- Arriba el Norte, 1998, Sound Records
- Sleepytown, 2002, Back Porch Records
- Squeeze Box King, 2003, Compadre Records
- Ya Volvi De La Guerra, 2009, Fiesta Records
- Entre Humo y Botellas, 2009, Rounder
- Flaco & Max: Legends & Legacies, 2014, Smithsonian Folkways Recordings
- One Night at Joey's (Live), 1999, Sony Records
Compilations and re-releases
- El Rancho de la Ramalada, [release year unknown], Joey Records
- Ay Te Dejo en San Antonio y Más!, 1990, Arhoolie
- Un Mojado Sin Licencia and Other Hits From the 1960s, 1993, Arhoolie
- Flaco's First! (with Los Caminantes), 1995, Arhoolie
- 15 Exitos, 1995, Joey Records
- Best of Flaco Jiménez, 1999, Arhoolie
- Ultimo Tornado, 2001, Warner Bros.
- 20 Golden Hits, 2001, Hacienda Records
- Flaco's Favorites: 14 Fabulous Tracks, 2002, Fab14 Records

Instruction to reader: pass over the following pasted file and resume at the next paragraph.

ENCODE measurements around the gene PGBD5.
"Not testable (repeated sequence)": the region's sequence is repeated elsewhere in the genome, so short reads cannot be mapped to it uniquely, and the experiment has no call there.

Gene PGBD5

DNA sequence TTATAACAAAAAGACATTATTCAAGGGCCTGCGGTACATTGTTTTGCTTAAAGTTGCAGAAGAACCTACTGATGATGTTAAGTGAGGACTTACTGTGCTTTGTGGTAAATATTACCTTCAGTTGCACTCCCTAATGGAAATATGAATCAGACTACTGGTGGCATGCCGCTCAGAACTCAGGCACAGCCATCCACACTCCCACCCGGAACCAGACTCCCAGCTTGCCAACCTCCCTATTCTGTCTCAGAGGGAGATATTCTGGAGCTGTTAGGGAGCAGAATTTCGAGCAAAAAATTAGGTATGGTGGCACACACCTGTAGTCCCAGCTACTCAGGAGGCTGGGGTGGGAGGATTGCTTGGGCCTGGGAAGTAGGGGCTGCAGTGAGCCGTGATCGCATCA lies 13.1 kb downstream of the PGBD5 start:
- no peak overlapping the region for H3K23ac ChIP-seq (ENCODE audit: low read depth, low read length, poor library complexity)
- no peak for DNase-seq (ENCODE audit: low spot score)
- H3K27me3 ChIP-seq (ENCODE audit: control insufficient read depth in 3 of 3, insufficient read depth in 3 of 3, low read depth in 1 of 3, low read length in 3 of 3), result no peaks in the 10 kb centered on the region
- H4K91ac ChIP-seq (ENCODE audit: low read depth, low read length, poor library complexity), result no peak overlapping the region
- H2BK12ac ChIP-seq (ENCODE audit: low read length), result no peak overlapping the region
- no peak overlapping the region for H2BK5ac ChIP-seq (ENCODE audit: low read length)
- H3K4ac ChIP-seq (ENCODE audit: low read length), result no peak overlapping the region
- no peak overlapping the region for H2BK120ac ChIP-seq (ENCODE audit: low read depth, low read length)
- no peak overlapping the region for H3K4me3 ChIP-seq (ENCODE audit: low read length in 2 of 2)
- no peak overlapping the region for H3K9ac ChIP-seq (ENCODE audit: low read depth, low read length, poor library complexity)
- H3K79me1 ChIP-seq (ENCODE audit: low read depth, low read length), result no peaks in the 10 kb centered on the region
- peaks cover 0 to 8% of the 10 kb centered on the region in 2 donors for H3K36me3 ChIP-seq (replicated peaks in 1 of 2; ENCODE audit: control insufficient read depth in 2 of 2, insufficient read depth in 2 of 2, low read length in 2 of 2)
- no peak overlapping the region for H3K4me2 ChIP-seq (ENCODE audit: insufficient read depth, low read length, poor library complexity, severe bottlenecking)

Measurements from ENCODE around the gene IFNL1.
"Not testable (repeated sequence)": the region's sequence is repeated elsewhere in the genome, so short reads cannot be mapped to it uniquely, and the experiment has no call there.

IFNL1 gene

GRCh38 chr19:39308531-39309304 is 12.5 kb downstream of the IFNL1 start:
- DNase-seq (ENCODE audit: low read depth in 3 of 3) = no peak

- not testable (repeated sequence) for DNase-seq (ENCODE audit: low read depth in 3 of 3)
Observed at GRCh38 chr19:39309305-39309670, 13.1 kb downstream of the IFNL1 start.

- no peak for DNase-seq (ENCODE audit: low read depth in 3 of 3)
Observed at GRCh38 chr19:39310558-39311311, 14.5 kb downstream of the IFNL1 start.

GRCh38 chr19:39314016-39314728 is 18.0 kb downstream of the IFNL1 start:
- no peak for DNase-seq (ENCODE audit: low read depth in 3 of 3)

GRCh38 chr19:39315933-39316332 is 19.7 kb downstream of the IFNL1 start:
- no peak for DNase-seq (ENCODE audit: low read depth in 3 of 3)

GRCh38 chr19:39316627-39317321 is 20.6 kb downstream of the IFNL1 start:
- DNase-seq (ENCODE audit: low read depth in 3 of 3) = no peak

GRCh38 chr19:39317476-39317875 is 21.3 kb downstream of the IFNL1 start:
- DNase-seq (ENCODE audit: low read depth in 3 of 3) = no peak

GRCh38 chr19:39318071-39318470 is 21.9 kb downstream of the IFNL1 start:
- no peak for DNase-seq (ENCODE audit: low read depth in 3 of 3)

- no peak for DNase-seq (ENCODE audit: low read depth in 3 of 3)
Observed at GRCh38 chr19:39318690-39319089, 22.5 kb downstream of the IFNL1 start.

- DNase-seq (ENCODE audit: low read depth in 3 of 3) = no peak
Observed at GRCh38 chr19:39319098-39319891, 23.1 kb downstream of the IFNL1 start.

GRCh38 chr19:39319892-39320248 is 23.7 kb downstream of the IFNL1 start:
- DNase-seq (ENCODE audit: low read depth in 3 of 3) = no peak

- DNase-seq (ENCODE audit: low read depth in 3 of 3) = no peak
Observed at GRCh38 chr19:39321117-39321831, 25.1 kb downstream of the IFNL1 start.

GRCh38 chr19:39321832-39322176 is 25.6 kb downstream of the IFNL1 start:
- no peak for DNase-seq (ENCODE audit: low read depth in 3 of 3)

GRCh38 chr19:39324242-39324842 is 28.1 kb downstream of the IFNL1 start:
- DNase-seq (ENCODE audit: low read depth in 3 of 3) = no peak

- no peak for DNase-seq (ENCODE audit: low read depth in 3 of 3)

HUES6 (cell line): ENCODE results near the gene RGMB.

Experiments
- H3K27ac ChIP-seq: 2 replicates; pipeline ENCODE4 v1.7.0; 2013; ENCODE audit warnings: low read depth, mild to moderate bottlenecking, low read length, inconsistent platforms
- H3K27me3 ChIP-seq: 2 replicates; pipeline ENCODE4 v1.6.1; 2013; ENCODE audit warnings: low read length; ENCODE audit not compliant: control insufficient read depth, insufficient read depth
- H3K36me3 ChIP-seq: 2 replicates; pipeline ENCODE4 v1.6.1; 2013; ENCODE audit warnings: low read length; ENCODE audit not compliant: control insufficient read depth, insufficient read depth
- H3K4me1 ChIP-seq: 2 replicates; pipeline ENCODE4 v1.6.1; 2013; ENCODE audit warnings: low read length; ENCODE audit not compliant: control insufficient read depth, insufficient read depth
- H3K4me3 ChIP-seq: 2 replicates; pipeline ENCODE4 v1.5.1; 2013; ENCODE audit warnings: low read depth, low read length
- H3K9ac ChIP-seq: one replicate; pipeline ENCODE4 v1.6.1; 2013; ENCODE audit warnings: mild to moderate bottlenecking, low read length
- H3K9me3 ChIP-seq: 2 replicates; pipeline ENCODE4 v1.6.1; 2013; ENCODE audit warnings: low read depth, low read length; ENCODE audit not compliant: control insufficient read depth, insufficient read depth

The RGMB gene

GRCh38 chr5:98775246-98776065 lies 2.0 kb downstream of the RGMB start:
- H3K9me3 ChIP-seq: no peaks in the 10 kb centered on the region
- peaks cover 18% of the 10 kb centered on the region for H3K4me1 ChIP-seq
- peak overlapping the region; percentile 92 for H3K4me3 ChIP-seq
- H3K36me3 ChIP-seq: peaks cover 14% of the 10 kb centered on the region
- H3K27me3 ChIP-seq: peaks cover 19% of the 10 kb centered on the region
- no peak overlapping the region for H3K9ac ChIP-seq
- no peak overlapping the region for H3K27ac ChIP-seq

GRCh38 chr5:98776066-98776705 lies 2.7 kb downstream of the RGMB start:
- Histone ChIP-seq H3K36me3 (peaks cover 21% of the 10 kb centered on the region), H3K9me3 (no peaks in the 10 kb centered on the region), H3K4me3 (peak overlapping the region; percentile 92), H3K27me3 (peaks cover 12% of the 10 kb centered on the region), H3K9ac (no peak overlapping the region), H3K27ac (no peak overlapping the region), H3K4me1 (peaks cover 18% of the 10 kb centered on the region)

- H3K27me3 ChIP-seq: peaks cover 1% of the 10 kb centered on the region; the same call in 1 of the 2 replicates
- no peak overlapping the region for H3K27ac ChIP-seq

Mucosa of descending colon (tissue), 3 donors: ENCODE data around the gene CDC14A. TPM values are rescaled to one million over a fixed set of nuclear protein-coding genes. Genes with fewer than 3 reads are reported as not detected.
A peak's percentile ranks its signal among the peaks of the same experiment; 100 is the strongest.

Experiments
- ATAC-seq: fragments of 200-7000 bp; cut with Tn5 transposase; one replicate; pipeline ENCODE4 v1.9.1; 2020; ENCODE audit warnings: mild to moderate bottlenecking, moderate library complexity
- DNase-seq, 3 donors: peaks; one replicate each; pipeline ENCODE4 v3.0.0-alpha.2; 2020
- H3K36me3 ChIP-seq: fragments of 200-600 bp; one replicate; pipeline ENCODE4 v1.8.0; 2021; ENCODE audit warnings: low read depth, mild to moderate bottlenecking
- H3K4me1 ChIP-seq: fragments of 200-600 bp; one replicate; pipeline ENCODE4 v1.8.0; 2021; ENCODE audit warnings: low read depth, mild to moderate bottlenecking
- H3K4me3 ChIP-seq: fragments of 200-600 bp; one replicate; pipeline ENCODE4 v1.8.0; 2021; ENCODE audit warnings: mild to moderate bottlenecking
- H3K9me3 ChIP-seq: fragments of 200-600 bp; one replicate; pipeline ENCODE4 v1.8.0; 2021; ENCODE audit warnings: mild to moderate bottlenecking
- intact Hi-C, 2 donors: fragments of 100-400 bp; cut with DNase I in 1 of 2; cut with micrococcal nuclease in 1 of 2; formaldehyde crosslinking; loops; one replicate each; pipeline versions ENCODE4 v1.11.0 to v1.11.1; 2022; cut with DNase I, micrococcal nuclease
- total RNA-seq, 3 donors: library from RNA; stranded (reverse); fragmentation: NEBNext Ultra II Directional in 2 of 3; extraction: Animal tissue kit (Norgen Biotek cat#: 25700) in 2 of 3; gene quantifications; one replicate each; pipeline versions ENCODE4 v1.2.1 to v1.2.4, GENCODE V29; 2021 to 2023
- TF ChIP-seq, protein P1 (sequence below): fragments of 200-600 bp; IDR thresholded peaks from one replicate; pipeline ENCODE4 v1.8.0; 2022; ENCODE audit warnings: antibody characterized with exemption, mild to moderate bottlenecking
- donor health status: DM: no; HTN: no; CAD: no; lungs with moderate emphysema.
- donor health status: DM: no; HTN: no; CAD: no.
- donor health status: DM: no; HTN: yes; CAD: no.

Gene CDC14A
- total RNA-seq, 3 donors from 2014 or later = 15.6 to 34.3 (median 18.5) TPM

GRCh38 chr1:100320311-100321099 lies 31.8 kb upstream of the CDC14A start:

- Contiene Exitos, Prieta Case Se Me Olvido Otra Vez, 2003, Discos Ranchito
- Fiesta Del Rio, 2006, Fiesta Records
- Melodias, 2010, Joey Records
- Polkas y Mas..., 2010, Joey Records
Featured on multi-artist compilation albums
- Tex-Mex Conjunto Classics, 1999, Arhoolie
|1992||"Me Está Matando"||38||Partners|
|US Country||CAN Country|
|1996||"All You Ever Do Is Bring Me Down"||The Mavericks||13||15||Music for All Occasions|
- 2007 : "My Name Is Buddy" (Nonesuch Records), by Ry Cooder, with Paddy Moloney, Van Dyke Parks, Mike & Pete Seeger, Bobby King & Terry Evans, Jim Keltner, Jacky Terrasson, Jon Hassell
- 1989 : Plays accordion on "New Pony" on the Orchestre Super Moth EP The World At Sixes And Sevens. Released on Rogue Records (12FMS 6–7).
Awards and honors
Jiménez was awarded a Lifetime Achievement Award at the 31st Tejano Music Awards ceremony in 2011.
In 2014, he received a Lifetime Achievement Award for Instrumentalist from the Americana Music Association. He received his plaque at the ceremony from longtime collaborator Ry Cooder, with whom he also performed at the event.